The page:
Just like clockwork, my insomnia is back. I find myself checking my phone for the time throughout the night. The glaring numbers cause my eyes to squint in the darkness: 12:30...1:10...2:00...2:15...2:45... By the time 3:00 arrives, I figure I might as well roll with it, and get this day started.
Clockwork, you say? Yes, every August, and every May, except when I was retired, have been the biggest months of insomnia for me. The culprit? School.
Last August was delightful. It was the first August in 30 years that I didn't have a classroom to organize, lessons to plan, children's names to learn. My sleeping pattern was not disturbed by a brain running at full tilt at odd hours of the night. I still awoke early each day, but not in the middle of the night kind of early.
Now when I go to school, I wander around my classroom like a lost ghost. The desks and chairs are so tiny. Nothing seems familiar. I open cupboards and drawers to discover things the previous teacher left behind. Will I need all of this stuff, I wonder? What am I forgetting to do?
It's only been a year without teaching, but it's been 28 years since I've taught second grade, so I'm a little nervous about that. Until I meet with my team, I will be lost, so in the meantime, I fill my time with mindless activities like writing dates in my plan book, filling playground balls with air, and sharpening pencils. (My master's degree seems to mock me at times like this.)
My own teacher paraphernalia was donated to other teachers last year. I gave away everything. Hundreds of story books, thousands of dollars' worth of teaching supplies. I threw away all of my plan books, my documentation, and copious notes.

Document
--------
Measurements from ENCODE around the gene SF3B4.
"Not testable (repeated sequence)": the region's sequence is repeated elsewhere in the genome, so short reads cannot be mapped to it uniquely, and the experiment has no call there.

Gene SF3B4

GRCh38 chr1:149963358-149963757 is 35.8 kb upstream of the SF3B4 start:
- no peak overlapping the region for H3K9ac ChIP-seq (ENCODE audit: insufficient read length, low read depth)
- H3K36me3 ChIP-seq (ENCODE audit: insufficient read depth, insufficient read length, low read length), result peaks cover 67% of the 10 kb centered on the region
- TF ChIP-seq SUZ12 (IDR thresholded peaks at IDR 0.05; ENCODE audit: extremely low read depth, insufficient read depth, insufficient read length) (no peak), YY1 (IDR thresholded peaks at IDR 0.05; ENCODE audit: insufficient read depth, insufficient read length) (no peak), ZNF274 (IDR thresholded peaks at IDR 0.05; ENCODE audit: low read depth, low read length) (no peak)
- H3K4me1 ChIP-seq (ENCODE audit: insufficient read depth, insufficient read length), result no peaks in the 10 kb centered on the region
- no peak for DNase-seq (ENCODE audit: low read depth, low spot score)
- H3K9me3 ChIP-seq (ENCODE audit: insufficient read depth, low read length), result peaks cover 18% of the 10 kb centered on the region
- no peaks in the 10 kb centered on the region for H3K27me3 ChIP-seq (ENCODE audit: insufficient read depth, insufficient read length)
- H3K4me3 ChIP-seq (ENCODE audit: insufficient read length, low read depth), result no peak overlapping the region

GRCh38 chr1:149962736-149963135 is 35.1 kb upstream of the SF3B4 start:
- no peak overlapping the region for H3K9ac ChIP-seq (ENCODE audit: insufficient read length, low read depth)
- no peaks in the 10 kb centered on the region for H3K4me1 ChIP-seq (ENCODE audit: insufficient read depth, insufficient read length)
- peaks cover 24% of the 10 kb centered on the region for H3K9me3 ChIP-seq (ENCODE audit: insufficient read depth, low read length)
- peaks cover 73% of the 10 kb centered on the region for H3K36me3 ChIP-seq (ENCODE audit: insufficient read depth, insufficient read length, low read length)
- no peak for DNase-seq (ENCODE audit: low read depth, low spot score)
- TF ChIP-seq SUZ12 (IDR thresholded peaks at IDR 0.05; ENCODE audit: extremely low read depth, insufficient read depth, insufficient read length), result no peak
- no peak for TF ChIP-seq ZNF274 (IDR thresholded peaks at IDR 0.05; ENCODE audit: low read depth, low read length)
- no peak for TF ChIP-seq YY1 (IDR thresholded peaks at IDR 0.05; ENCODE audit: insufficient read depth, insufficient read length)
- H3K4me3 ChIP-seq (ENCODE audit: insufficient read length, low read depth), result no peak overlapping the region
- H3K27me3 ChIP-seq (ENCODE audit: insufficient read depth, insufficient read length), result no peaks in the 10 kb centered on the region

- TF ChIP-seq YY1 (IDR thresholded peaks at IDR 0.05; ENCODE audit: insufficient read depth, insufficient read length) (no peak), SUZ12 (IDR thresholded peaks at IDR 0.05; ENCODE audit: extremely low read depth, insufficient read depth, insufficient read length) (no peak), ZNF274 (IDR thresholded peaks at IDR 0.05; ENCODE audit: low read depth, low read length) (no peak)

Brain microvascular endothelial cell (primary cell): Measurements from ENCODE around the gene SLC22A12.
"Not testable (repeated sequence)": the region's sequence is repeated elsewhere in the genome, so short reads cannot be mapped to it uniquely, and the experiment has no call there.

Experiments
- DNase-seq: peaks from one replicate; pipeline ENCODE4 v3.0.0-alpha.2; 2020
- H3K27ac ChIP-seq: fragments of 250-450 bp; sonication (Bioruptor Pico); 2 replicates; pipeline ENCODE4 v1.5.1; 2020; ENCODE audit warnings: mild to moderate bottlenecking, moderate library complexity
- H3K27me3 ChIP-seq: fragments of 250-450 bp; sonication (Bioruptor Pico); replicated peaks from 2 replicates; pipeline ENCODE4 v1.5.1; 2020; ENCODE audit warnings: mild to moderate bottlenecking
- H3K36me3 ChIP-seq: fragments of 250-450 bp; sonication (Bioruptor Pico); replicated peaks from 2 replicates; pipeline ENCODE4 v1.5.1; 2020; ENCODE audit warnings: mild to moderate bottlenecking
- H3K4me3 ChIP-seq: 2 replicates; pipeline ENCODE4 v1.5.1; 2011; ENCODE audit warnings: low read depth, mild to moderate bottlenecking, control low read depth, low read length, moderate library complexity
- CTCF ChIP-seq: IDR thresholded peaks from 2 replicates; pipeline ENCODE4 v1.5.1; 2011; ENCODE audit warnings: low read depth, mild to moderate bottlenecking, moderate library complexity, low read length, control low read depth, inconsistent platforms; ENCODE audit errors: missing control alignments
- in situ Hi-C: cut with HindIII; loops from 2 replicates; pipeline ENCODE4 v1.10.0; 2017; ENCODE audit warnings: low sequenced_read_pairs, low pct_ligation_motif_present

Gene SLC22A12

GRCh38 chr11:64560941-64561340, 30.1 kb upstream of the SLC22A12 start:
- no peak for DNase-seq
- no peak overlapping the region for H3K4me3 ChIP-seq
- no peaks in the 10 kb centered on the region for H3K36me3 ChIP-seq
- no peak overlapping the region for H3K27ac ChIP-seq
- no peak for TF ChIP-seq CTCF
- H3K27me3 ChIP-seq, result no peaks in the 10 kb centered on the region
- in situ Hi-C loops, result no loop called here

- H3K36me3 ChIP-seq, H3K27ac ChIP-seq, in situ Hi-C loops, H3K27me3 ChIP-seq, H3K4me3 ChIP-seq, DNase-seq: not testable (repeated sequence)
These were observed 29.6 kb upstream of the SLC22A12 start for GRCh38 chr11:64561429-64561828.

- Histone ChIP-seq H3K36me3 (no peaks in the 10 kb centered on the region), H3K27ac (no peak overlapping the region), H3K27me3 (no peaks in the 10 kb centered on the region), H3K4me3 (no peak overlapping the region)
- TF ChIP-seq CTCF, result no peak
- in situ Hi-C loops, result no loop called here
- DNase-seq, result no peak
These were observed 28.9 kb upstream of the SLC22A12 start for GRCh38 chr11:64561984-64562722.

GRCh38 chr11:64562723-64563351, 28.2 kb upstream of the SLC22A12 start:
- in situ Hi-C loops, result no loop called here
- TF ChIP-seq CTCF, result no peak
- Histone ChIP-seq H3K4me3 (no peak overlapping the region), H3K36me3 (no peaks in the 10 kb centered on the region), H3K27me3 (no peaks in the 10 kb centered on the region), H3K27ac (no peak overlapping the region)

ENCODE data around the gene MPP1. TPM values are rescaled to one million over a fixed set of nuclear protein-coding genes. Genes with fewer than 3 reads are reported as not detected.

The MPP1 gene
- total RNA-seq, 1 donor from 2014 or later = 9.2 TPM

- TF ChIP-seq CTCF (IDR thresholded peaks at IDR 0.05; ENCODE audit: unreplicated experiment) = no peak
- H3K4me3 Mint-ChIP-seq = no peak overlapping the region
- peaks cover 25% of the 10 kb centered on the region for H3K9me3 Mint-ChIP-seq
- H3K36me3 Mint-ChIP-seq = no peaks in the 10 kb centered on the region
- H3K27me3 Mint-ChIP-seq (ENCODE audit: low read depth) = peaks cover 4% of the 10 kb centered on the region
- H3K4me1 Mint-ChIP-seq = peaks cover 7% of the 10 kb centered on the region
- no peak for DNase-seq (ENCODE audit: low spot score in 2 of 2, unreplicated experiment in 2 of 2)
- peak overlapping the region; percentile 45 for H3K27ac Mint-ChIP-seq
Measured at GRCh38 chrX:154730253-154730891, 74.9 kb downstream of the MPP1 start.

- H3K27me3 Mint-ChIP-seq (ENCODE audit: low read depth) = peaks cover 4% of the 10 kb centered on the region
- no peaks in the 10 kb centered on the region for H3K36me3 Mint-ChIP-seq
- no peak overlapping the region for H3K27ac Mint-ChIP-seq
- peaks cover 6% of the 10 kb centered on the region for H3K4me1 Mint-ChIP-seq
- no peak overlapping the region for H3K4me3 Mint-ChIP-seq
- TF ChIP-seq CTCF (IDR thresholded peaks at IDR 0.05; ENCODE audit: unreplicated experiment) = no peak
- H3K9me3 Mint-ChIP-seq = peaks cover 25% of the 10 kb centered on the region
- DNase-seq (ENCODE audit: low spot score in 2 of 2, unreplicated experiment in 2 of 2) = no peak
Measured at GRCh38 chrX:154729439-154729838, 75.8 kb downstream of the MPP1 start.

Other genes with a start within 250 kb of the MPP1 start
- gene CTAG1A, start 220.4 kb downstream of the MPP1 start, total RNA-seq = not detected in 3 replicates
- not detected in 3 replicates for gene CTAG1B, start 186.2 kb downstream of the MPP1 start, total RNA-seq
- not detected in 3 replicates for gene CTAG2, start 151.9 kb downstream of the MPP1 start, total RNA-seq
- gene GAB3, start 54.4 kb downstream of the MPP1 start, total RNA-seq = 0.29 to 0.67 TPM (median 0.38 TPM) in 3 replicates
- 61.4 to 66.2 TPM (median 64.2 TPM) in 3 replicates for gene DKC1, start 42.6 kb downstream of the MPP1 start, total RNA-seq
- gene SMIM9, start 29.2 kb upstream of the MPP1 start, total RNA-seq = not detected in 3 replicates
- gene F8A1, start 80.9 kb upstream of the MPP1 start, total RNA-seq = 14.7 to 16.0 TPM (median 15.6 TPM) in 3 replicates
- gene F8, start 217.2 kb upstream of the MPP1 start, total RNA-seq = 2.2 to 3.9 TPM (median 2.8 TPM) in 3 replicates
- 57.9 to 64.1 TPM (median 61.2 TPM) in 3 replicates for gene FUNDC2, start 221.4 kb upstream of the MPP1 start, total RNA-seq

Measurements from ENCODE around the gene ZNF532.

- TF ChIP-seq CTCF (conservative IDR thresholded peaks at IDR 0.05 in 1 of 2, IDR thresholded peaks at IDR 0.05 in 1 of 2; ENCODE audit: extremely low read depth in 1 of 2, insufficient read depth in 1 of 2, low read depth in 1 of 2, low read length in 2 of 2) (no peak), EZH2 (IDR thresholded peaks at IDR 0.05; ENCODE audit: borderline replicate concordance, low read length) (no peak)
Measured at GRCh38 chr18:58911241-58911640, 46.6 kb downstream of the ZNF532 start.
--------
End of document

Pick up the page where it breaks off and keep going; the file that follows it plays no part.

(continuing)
Now I find myself sitting in a bare classroom, back at square one, knowing I don't have another full career left in me, but wanting very much to offer my best to the children in my class this year. At times I am overwhelmed with inadequacy, and a desire to make a difference.
Friends laugh at me when I mention the butterflies I'm experiencing. "You? You're a pro. You could do this in your sleep." Oh, and I do. I even teach in my sleep. The dreams...they are more like nightmares, really. The crazy things I dream about make it difficult to sleep; missed meetings, children out of control, school days full of madness and mayhem.
Until my little second graders start filling up my classroom that first day, I will be haunted by fears and doubts, and yes, more than just a little bit of excitement.
The night before school starts is always the hardest for me. I'm like a child on Christmas Eve. I can hardly wait to see what the morning will bring. All of those beautiful gifts, just waiting to be discovered after a sleepless night of tossing and turning. I will have nine months to unwrap these gifts given to me, to discover their strengths, and to share my love of learning with them. Teaching is my calling; in my heart, I know that. It will be good to be back at school, doing what I do best.
Now if I can just figure out how to get a little more shut-eye...